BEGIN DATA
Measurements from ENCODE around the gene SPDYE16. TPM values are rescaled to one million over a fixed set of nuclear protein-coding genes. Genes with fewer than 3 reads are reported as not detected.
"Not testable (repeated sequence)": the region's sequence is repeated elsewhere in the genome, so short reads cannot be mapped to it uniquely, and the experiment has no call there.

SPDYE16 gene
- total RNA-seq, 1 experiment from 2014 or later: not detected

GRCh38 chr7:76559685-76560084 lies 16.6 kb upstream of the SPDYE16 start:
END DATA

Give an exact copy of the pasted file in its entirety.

Measurements from ENCODE around the gene SPDYE16. TPM values are rescaled to one million over a fixed set of nuclear protein-coding genes. Genes with fewer than 3 reads are reported as not detected.
"Not testable (repeated sequence)": the region's sequence is repeated elsewhere in the genome, so short reads cannot be mapped to it uniquely, and the experiment has no call there.

SPDYE16 gene
- total RNA-seq, 1 experiment from 2014 or later: not detected

GRCh38 chr7:76559685-76560084 lies 16.6 kb upstream of the SPDYE16 start: